Chemistry Adviser at CLEAPSS, Brunel University Science Park, UK.

“In a little you can see a lot”: Variety and impact of practical microscale chemistry

Robert Worley FRSC, MSc, BSc

Chemistry Adviser (semi-retired) to CLEAPSS in the United Kingdom

Practical microscale chemistry has made little impact on teachers in the United Kingdom who have, for over a hundred years, supervised and carried out for over 120 years, normal scale practical experiments safely, due to the expertise in teachers trained in traditional chemistry techniques and trained technicians. These trained personnel are sadly declining in numbers and there has been a reduction of practical work as teachers are teaching to the test.

Other factors such as cost, safety and environmental reason are also now becoming more important. CLEAPSS introduced microscale techniques initially for safety reasons but now we are seeing added benefits such as improved classroom management, reducing cognitive load on the short term-working memory, challenging long-held misconceptions with regard to chemistry at the molecular/ionic level and even developing completely new experiments for students and demonstrations for teachers.

Now the Examination Boards are taking these techniques on board which adds extra gravitas. This presentation will summarize this “added value” with live demonstrations such a catalytic cracking an the microscale Hofmann voltameter. There will also be a workshop for visitors to try at first hand microelectrolysis, diffusing precipitates and microtitration, The procedures have been collected and adapted from the support and work of various enthusiasts of micro and small scale chemistry around the world such as Bruce Mattson[i] David Katz[ii] (US) Jorge Ibanez (Mexico), John Bradley (South Africa) and many others.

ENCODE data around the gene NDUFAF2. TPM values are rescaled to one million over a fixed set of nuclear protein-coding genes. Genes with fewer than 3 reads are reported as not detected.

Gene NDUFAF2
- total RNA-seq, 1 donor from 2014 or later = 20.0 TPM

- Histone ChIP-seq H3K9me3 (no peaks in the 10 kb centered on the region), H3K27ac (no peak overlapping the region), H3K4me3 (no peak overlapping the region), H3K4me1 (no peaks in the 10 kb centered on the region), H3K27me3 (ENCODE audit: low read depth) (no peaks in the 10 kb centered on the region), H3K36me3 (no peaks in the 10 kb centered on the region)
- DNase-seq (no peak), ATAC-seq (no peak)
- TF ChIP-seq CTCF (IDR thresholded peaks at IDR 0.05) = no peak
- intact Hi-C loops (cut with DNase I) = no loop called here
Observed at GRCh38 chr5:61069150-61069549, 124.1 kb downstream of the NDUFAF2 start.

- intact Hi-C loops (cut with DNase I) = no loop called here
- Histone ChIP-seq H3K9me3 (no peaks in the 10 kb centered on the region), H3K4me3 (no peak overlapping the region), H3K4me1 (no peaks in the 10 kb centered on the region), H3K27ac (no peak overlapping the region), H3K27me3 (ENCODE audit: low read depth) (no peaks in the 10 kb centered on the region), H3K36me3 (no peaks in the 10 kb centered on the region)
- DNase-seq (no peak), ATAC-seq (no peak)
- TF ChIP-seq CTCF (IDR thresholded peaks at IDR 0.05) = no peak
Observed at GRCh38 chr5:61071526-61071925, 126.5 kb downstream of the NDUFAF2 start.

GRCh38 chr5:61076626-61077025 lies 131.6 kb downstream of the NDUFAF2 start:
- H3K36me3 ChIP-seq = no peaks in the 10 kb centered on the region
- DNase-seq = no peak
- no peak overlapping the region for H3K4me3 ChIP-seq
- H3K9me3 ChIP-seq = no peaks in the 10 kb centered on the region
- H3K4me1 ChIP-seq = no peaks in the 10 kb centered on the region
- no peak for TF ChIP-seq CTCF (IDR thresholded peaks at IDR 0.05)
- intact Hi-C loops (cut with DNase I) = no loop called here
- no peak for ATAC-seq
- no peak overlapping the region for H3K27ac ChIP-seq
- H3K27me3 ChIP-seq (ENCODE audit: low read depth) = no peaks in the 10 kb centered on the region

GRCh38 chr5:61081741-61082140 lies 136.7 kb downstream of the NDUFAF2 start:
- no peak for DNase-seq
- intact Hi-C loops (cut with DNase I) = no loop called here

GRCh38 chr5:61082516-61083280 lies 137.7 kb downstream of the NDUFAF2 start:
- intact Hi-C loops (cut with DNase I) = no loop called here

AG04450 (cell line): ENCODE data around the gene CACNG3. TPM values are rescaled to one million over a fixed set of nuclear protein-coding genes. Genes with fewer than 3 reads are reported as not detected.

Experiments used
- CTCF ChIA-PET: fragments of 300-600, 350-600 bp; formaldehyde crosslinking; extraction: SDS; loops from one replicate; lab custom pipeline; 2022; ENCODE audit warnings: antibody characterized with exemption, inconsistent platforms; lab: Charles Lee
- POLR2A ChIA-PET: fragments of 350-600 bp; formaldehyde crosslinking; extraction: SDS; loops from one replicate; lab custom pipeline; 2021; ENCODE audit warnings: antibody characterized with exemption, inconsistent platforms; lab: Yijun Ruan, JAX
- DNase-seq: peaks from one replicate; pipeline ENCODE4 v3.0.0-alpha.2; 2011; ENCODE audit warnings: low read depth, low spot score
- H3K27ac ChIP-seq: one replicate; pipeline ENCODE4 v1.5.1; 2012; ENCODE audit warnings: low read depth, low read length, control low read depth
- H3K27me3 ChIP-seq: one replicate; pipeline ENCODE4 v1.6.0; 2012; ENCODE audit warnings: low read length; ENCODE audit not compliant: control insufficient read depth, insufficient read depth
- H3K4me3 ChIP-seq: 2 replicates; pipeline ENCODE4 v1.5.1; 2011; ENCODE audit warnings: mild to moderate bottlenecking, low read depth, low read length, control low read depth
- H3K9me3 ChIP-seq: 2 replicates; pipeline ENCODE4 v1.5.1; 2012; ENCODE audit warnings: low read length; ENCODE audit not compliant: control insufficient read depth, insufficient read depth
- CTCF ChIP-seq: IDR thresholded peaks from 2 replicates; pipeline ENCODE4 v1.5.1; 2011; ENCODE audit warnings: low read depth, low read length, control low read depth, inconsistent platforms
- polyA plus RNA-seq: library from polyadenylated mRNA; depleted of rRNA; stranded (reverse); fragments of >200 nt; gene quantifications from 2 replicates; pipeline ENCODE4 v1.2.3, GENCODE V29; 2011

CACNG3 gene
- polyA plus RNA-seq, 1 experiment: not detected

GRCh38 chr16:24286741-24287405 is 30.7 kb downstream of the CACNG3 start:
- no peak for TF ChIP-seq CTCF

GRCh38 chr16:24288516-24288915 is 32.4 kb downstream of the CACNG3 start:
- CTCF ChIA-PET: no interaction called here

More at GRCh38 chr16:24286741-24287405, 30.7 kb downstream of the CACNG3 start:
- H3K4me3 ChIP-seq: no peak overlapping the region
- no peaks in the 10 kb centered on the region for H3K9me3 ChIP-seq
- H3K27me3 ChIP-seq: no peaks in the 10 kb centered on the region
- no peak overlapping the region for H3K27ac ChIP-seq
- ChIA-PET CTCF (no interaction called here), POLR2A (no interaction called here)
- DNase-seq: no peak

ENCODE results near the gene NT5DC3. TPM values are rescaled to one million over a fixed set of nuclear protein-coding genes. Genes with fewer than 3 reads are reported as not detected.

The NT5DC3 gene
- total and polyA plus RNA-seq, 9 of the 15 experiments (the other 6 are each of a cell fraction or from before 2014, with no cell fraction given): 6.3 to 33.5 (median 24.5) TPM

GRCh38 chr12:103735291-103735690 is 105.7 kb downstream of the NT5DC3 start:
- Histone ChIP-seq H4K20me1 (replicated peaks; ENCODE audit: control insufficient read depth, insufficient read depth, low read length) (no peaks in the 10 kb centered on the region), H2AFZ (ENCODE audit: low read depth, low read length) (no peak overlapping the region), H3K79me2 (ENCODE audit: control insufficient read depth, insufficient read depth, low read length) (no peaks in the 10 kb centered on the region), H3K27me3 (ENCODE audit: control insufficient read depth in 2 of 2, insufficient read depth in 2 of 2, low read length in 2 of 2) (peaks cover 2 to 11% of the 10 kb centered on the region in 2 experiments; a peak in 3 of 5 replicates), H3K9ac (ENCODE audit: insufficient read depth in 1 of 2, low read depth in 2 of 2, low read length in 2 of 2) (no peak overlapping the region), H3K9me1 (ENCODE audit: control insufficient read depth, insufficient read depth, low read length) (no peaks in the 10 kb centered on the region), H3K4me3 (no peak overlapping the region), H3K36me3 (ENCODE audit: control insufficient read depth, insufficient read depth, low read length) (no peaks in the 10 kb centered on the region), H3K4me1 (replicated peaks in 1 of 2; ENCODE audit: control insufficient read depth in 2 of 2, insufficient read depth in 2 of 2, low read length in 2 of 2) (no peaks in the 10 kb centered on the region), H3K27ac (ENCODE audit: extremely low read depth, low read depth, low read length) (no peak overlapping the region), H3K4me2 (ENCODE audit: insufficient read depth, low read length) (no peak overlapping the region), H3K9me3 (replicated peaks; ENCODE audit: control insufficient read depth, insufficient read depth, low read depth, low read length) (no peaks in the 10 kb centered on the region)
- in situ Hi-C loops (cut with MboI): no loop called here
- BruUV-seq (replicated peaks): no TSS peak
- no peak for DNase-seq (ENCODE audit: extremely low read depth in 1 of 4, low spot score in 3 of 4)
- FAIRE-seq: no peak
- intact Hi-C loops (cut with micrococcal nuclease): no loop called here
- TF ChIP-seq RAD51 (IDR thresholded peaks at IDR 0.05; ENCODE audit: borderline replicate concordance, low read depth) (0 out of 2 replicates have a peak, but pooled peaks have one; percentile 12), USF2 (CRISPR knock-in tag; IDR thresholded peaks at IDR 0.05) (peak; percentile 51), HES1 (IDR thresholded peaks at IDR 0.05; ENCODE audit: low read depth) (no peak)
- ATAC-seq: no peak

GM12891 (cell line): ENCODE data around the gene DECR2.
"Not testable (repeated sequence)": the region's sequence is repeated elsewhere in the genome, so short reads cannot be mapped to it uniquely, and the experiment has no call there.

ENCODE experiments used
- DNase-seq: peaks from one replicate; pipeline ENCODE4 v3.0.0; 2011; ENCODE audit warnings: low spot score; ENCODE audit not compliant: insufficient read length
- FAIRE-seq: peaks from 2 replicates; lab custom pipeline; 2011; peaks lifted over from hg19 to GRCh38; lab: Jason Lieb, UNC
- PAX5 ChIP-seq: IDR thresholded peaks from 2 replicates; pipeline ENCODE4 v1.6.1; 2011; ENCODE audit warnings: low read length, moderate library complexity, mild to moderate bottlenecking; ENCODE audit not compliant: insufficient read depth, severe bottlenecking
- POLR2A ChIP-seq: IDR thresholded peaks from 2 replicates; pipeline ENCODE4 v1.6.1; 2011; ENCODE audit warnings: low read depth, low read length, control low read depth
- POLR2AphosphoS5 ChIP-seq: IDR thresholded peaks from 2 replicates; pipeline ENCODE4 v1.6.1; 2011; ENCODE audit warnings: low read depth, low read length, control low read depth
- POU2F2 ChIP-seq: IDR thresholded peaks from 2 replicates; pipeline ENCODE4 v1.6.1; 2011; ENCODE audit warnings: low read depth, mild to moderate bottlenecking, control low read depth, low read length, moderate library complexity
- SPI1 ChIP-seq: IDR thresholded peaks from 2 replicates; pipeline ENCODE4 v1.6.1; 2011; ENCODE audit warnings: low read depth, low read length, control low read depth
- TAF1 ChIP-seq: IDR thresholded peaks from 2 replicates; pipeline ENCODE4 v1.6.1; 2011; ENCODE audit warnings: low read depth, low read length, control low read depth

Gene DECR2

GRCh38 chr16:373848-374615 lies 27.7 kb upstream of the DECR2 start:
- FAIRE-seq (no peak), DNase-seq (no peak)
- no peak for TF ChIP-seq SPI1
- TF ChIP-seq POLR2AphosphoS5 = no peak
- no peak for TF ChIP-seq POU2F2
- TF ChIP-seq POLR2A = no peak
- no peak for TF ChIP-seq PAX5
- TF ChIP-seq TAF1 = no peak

With modern, yet inexpensive, IT facilities there are still plenty of wonderful images[iii] to inspire students and present images that require subtle, yet important, interpretation.

CLEAPSS[iv] consists of a small group experienced science teachers, financed by subscription of employers and independent schools that works closely with the Department for Education and the UK Health & Safety Executive, to ensure that teachers, school technicians and students work safely during science practical lessons. In order to minimize risk and reduce costs both in monetary and environmental terms, and in compliance to EU and UK safety law, CLEAPSS has pioneered new and novel procedures in all sciences.

UNESCO[v] promoted microscale techniques from John Bradley in over 70 countries, to involve children in practical work where there are few laboratory facilities. Now we can see that these techniques have much to offer too all teachers of chemistry